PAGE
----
If you are a honeybee in the United States, there is a roughly 86% chance you would live in a commercial operation. This means you would be managed like a commodity for the pollination of crops, and secondarily for honey production. Your colony would be one of hundreds of thousands trucked around the country on semi-trailers following the blooms of mono-cropped agricultural commodities. Your honey would be taken from you and you would probably be fed high fructose corn syrup. Your queen would be replaced every year, or else your entire colony would be killed each year and replaced. The new queen would be a highly inbred individual, with relatively low vitality and your entire colony would be thrown into chaos in the effort to accept her. The frames within your hive would contain either contaminated wax, or else plastic, on which you are expected to live, work, raise brood and thrive. Chemical treatments would be added routinely to your home for disease control, many of which are toxic to you. It would be a tough life.
These commercial management practices are just one of many factors contributing to the decline of honey bee populations worldwide. However, they are an entry point to change that each one of us can effect. Continue reading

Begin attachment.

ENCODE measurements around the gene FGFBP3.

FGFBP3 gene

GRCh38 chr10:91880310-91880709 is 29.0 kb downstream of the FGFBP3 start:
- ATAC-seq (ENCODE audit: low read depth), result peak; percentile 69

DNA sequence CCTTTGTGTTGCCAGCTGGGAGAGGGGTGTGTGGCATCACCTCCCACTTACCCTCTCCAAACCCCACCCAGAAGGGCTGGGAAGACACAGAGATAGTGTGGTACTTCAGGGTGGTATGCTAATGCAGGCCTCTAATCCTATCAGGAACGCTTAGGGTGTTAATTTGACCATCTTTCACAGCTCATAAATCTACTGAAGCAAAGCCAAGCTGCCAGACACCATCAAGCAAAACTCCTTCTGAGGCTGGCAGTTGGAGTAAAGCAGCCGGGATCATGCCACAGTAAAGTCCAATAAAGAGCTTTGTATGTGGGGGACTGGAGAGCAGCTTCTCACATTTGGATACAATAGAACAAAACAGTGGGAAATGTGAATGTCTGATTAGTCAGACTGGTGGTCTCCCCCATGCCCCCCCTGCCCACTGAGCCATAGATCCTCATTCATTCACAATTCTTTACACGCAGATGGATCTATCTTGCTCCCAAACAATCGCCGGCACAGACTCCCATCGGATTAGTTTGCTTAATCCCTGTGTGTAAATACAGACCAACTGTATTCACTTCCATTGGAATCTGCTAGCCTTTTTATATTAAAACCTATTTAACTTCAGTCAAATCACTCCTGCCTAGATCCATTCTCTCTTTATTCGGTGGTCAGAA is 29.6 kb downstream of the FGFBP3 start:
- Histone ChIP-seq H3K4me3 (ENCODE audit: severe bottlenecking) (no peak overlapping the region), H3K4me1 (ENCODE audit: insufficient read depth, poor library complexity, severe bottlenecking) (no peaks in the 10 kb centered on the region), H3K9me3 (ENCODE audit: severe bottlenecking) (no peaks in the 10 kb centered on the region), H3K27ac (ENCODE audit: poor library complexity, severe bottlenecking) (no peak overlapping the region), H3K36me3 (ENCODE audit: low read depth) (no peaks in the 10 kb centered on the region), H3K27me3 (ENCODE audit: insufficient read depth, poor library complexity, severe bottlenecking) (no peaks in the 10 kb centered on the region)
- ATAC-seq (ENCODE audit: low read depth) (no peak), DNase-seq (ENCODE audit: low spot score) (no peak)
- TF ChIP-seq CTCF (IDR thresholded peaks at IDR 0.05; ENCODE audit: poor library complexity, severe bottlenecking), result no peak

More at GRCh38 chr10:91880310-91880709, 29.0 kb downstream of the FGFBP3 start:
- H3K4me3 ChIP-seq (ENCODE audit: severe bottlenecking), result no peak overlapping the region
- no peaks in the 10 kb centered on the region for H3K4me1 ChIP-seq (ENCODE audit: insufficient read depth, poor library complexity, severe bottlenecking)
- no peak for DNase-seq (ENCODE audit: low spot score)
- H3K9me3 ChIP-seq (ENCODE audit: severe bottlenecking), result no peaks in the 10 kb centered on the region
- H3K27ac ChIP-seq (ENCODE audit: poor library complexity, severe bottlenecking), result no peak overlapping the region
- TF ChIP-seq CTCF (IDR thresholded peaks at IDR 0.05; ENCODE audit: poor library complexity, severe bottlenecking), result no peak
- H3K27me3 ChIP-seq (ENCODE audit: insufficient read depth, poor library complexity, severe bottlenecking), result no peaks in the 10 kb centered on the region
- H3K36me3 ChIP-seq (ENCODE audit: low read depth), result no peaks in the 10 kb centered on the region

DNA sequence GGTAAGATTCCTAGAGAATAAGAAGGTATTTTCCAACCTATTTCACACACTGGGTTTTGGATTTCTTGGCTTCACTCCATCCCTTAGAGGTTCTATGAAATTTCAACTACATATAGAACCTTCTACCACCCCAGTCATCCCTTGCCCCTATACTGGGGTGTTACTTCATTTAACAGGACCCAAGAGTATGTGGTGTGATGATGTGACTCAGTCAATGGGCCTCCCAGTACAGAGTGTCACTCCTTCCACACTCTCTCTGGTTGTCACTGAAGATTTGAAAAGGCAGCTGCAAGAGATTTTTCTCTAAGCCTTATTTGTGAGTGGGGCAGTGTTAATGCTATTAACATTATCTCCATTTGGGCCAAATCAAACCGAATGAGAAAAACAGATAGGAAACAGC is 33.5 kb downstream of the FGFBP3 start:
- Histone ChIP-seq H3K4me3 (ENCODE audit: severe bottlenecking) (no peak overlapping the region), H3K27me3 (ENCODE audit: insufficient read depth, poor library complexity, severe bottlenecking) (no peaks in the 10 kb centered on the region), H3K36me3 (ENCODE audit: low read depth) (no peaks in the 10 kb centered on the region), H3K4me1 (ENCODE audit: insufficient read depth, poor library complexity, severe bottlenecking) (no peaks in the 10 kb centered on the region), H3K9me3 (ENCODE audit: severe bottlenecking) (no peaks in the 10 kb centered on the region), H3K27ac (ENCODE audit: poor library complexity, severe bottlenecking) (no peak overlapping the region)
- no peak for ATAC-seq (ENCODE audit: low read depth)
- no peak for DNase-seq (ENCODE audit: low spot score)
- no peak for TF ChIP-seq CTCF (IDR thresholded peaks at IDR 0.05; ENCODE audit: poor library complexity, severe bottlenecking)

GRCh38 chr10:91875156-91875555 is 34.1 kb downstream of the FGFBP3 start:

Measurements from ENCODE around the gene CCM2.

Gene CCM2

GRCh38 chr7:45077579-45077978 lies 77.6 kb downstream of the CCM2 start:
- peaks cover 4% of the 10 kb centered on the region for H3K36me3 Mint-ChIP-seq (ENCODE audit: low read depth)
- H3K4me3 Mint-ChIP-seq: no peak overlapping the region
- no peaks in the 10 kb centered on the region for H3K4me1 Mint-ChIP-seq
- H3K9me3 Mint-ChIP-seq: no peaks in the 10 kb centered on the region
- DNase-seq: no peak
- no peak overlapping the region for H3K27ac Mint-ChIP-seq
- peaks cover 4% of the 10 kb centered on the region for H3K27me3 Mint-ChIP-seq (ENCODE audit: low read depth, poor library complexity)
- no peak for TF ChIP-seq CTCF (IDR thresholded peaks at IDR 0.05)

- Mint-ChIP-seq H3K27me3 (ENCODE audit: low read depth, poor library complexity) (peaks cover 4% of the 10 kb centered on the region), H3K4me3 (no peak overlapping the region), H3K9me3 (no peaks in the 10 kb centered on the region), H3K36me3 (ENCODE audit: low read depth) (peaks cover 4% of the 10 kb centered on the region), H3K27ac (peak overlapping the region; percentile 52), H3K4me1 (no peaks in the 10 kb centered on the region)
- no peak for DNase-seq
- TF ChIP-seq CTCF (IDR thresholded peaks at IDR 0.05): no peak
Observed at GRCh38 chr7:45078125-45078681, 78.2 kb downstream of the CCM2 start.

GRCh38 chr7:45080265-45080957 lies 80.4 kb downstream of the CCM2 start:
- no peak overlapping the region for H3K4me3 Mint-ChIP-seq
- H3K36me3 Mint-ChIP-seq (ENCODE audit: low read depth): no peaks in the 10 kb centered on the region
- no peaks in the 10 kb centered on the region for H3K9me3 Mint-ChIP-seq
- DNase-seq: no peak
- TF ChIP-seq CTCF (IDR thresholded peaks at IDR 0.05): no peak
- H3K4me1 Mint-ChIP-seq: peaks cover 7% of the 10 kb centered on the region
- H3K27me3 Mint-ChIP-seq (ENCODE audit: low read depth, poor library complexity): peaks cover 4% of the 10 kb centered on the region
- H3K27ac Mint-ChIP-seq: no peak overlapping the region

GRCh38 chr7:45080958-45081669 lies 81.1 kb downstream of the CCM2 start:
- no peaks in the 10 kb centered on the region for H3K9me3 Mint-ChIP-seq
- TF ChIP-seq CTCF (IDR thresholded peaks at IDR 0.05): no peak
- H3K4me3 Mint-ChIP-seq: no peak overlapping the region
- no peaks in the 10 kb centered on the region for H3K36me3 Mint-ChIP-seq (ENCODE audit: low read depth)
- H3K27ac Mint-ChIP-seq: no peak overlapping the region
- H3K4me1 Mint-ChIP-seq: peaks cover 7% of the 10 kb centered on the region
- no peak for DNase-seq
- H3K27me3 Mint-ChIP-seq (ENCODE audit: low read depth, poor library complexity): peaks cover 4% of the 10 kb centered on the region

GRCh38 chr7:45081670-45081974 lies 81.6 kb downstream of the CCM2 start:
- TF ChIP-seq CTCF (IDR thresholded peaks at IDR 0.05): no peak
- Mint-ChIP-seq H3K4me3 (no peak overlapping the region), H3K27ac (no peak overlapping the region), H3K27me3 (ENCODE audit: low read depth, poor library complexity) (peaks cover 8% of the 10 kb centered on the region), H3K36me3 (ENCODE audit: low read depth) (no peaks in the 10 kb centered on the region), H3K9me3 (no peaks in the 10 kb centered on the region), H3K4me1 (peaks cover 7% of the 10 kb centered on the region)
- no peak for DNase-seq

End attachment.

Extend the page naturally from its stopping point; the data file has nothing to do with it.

Want to get involved, but aren’t sure about long-time commitment? We need extra help in the next two weeks, and are looking for volunteers. We have divided tasks and interests into different committees to get thing done efficiently – volunteer to be a part of one!
This is a list of each of them, what they do, and who to contact to get involved.
This committee will focus on the mechanics behind transforming the fallow land at the CUH space into a terrain for growing food. It will focus on answering these questions: